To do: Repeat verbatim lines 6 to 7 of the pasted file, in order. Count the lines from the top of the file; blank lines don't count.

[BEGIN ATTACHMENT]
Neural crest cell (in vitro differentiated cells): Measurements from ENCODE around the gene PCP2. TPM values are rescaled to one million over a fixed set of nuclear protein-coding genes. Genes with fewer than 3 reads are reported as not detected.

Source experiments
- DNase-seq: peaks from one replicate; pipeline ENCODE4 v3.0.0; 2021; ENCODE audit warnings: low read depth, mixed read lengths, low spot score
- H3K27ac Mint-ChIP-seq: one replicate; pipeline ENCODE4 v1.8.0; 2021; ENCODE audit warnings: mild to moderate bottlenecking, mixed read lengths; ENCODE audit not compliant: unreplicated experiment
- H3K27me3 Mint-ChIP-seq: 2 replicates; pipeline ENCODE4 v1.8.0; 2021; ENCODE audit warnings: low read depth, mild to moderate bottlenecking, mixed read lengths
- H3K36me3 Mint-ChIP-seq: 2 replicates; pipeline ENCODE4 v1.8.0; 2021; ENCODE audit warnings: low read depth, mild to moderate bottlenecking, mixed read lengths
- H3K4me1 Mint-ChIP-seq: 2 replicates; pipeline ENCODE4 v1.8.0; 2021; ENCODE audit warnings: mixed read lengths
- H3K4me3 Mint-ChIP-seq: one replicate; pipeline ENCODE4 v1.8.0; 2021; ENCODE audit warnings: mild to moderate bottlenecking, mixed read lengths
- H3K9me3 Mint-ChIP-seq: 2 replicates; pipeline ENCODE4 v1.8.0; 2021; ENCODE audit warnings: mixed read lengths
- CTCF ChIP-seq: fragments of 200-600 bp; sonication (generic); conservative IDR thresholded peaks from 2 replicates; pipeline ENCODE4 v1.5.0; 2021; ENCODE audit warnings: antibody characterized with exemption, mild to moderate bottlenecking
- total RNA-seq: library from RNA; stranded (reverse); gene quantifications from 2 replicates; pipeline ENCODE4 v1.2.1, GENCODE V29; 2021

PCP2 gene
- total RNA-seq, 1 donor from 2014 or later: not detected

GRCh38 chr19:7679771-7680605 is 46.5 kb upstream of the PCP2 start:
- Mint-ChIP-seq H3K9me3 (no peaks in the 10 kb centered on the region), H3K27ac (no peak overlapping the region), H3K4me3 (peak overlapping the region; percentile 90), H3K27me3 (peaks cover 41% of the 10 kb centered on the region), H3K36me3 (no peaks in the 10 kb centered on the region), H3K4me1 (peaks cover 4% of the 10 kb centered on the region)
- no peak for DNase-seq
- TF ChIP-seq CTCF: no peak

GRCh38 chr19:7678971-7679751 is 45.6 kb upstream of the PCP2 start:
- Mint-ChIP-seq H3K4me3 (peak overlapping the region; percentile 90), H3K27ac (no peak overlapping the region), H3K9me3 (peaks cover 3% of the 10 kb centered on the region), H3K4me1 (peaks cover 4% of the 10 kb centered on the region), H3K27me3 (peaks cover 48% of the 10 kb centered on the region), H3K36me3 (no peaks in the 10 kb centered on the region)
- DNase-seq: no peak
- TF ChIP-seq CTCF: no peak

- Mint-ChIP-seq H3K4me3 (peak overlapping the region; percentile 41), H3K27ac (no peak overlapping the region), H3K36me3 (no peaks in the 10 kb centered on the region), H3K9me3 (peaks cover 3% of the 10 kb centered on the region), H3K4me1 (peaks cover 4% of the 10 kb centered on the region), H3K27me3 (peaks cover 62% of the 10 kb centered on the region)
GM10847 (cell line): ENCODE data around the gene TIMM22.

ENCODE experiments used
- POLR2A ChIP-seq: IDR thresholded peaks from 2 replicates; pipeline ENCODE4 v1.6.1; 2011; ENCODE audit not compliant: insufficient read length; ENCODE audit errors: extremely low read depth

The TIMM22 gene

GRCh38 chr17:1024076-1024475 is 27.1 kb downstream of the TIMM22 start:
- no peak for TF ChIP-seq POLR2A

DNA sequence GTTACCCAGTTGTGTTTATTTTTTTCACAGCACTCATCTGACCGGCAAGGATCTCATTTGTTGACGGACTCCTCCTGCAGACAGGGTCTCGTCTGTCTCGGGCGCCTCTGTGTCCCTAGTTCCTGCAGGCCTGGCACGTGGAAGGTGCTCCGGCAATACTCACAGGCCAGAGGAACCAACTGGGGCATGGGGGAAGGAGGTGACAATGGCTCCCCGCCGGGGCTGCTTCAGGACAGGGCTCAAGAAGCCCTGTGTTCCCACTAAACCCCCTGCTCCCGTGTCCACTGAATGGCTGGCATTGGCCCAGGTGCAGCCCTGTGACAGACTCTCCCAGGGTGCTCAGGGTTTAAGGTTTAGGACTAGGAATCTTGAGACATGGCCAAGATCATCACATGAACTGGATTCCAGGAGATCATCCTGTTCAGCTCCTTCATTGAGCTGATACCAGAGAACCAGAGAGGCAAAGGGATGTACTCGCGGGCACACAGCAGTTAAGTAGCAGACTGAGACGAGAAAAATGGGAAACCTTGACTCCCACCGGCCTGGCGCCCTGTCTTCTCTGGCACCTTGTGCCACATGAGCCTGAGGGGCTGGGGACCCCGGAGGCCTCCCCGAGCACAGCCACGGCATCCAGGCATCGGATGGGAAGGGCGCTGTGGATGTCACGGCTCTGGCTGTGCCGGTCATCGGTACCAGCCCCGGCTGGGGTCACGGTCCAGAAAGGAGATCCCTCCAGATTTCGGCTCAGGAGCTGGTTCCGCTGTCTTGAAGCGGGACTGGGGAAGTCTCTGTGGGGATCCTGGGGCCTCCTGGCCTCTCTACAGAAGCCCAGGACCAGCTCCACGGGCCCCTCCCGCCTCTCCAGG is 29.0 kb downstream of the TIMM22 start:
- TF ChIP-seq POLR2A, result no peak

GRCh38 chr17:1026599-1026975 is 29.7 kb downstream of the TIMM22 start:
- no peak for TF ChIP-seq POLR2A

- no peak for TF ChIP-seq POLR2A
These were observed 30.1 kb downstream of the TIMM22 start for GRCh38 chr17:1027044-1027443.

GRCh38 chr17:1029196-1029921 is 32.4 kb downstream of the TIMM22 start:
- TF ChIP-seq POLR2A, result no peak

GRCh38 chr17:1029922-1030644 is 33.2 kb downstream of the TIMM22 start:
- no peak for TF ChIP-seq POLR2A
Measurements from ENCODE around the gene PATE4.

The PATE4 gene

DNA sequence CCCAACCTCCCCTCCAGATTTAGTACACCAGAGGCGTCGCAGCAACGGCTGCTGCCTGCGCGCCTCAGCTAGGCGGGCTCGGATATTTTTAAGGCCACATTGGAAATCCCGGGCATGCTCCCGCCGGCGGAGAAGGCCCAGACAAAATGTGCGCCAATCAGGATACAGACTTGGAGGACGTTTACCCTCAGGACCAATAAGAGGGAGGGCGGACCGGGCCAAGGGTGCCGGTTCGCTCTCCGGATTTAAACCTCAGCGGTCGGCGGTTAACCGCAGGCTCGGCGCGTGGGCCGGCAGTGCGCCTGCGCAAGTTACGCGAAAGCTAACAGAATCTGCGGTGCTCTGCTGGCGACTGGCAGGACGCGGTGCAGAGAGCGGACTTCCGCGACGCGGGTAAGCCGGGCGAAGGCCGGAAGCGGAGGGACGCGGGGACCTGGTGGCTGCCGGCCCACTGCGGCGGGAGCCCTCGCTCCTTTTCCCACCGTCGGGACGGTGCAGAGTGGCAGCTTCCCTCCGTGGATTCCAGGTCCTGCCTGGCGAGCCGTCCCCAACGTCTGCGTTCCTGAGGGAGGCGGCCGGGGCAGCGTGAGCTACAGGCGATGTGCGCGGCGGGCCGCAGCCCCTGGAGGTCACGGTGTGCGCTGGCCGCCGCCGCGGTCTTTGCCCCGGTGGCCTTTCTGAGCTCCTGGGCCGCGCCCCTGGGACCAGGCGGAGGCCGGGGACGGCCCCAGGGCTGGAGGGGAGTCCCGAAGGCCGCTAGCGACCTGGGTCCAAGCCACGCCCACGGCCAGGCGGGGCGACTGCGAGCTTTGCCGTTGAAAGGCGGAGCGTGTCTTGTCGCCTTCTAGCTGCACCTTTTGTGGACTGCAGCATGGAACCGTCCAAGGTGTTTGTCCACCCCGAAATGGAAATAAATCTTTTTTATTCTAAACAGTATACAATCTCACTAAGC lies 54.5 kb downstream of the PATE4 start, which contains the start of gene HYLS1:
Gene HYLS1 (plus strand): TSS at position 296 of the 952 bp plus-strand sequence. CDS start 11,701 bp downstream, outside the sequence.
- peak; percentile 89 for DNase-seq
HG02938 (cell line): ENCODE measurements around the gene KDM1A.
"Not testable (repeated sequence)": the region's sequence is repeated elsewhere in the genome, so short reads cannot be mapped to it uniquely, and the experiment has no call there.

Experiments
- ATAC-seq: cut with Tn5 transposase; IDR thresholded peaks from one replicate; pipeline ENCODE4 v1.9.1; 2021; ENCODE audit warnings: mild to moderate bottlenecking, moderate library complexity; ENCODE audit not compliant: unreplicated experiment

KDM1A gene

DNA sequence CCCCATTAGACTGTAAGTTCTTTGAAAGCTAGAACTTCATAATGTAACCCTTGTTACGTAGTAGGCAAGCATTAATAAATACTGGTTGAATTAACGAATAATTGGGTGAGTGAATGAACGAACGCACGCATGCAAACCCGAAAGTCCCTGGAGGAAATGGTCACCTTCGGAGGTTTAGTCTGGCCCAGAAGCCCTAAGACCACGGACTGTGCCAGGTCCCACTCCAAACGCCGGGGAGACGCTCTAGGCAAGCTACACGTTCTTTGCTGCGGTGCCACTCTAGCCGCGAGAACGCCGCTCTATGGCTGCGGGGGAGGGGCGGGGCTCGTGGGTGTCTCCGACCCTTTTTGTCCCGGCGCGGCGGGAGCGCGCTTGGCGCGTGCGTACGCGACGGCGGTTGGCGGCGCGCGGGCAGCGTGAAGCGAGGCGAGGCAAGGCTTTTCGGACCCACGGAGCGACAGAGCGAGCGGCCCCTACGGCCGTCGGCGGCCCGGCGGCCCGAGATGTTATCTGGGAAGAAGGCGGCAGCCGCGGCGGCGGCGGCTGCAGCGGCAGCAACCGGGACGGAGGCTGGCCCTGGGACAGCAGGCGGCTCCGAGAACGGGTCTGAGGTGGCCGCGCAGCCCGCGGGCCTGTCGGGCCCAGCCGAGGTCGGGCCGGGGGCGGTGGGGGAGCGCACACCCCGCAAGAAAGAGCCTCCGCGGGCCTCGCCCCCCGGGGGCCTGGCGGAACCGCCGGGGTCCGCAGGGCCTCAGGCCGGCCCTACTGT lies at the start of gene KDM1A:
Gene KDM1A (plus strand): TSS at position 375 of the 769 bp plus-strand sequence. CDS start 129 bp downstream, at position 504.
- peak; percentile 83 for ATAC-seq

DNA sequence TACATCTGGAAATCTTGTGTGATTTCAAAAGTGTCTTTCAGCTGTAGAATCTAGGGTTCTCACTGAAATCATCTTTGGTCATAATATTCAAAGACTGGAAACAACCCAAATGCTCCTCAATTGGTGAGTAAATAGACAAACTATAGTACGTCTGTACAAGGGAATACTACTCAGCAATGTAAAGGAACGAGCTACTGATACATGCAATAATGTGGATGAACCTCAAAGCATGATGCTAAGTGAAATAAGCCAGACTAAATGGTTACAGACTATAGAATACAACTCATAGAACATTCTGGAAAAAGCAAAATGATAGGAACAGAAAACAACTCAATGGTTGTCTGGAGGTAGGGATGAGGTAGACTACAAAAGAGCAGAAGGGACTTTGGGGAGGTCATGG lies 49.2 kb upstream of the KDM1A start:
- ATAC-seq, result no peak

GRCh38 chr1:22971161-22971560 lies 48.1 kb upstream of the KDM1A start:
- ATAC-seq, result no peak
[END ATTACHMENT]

- H3K36me3 Mint-ChIP-seq: 2 replicates; pipeline ENCODE4 v1.8.0; 2021; ENCODE audit warnings: low read depth, mild to moderate bottlenecking, mixed read lengths
- H3K4me1 Mint-ChIP-seq: 2 replicates; pipeline ENCODE4 v1.8.0; 2021; ENCODE audit warnings: mixed read lengths